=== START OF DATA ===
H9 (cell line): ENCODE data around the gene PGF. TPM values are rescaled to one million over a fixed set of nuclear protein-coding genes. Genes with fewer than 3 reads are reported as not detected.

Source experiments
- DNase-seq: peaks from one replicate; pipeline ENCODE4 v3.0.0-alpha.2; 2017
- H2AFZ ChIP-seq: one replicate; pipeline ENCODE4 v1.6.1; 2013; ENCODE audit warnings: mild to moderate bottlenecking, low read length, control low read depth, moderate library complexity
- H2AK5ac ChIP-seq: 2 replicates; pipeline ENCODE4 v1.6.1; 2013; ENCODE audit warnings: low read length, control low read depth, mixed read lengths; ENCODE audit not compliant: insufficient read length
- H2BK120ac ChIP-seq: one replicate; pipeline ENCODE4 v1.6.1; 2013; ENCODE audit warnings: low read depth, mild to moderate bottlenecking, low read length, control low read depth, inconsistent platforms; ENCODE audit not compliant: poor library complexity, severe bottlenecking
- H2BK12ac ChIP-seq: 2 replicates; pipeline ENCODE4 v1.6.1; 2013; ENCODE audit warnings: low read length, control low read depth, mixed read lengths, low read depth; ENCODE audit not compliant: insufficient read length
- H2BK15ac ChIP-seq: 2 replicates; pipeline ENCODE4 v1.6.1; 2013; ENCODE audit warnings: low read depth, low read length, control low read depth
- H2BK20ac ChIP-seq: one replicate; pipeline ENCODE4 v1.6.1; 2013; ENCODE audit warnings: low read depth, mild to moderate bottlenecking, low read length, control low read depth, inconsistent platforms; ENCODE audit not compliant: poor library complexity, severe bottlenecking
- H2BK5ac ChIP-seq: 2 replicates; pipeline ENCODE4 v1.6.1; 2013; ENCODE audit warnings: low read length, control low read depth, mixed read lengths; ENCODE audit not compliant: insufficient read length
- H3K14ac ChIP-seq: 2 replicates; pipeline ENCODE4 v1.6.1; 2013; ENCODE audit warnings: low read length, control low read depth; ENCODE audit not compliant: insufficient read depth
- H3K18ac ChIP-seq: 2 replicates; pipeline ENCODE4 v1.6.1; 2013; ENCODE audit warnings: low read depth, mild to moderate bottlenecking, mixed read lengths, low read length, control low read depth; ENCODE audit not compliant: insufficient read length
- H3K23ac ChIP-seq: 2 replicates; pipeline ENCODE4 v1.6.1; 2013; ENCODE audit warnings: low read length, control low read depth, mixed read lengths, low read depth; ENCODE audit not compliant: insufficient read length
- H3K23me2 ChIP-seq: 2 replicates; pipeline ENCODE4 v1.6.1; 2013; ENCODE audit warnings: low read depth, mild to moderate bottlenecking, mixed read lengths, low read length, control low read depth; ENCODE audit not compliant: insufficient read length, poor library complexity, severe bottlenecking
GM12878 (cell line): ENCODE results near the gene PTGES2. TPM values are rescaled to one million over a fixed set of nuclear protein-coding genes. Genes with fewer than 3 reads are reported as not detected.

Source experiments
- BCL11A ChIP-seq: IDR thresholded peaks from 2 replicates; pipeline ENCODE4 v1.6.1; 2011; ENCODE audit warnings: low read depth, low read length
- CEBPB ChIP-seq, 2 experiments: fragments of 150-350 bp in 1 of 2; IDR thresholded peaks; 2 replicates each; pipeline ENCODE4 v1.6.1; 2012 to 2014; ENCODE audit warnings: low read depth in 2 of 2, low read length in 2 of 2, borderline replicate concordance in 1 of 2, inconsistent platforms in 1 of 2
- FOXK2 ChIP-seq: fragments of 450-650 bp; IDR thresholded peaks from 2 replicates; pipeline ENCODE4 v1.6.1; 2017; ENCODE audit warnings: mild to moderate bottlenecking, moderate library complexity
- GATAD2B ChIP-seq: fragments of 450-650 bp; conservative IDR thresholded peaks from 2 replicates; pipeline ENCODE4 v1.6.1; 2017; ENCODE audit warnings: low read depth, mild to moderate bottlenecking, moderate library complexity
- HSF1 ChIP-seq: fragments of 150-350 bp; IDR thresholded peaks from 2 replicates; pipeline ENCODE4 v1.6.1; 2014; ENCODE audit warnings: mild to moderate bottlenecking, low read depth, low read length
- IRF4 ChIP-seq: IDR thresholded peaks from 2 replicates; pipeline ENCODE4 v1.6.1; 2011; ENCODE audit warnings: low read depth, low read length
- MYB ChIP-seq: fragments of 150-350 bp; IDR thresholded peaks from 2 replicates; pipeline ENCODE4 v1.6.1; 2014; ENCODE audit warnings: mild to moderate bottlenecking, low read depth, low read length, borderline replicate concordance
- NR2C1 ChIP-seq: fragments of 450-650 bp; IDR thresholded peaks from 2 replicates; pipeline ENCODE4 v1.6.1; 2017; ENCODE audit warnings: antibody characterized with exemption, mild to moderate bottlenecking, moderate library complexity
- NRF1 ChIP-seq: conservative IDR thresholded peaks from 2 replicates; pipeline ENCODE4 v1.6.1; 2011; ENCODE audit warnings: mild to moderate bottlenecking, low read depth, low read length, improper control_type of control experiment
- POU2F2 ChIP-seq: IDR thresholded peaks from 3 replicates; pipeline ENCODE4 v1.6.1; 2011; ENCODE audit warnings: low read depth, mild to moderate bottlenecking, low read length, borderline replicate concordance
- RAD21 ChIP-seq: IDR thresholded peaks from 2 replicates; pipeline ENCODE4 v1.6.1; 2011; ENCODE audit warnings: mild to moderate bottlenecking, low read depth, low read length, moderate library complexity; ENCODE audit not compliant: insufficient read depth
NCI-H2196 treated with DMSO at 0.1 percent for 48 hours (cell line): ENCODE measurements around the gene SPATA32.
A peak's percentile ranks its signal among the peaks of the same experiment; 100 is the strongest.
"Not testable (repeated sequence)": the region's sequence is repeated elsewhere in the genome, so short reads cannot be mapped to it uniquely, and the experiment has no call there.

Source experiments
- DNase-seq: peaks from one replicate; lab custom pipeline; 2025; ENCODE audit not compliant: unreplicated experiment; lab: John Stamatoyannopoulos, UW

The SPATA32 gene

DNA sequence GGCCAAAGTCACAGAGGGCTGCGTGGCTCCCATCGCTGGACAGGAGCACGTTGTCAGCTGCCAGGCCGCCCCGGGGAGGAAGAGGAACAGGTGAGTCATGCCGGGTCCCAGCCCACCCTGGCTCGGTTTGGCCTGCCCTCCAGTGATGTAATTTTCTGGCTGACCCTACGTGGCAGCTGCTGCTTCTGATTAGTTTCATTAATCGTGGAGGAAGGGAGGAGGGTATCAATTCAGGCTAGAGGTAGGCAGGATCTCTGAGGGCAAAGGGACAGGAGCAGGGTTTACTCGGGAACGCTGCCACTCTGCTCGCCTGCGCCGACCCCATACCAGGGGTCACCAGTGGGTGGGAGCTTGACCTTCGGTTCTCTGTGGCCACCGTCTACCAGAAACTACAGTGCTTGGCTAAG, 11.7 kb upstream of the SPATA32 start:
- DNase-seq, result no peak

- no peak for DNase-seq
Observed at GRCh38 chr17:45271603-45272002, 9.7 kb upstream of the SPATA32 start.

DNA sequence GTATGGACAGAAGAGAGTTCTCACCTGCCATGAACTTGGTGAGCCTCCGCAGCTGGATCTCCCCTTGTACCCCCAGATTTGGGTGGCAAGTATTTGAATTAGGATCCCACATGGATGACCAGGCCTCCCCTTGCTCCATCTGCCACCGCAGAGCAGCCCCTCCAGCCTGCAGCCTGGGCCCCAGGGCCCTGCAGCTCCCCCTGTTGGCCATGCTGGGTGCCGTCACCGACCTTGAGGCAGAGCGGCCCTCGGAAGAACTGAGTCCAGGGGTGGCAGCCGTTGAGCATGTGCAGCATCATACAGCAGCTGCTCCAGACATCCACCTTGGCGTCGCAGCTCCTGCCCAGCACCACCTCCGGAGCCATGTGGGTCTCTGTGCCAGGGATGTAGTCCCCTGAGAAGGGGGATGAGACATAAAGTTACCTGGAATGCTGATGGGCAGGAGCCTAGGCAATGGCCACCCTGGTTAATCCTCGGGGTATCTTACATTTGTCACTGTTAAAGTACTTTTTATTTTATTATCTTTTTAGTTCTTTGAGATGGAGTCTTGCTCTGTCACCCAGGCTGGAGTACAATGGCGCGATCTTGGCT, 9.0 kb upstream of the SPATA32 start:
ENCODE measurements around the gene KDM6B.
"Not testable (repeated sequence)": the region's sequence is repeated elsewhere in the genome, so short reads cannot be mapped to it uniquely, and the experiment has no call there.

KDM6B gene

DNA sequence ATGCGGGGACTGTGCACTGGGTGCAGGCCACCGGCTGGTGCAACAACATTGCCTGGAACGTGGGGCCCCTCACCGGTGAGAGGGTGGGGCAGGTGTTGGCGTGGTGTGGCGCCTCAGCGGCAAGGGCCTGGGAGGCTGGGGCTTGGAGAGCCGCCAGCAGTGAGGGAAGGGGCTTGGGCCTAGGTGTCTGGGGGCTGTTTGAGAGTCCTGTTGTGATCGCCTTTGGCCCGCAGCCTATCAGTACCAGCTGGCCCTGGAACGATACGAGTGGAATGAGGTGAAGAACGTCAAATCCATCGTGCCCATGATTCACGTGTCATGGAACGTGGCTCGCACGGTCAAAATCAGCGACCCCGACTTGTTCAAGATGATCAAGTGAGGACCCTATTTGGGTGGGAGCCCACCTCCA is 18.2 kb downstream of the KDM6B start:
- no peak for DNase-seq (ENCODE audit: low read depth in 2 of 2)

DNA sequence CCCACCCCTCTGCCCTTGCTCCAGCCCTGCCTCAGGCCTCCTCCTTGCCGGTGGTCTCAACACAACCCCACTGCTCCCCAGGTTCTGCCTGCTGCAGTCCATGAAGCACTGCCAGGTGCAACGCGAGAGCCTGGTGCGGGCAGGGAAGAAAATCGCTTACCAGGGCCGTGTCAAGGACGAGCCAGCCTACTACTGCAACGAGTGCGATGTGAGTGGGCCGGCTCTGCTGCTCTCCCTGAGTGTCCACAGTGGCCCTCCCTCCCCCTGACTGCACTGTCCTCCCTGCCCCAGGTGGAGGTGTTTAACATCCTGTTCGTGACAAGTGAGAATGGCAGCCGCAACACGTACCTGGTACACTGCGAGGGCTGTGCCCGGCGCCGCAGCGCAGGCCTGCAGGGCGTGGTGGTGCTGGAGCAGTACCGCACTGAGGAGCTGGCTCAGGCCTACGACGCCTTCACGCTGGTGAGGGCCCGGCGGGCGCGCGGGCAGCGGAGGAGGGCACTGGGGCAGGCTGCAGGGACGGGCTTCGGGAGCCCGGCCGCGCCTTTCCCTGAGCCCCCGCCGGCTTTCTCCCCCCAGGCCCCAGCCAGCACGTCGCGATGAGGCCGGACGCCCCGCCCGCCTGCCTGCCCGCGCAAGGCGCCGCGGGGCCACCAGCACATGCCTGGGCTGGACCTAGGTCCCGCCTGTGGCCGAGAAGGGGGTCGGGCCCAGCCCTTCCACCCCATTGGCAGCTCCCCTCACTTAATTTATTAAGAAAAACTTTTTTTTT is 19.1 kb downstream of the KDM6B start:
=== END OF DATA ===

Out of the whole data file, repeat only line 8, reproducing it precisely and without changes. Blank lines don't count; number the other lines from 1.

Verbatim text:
- H2BK15ac ChIP-seq: 2 replicates; pipeline ENCODE4 v1.6.1; 2013; ENCODE audit warnings: low read depth, low read length, control low read depth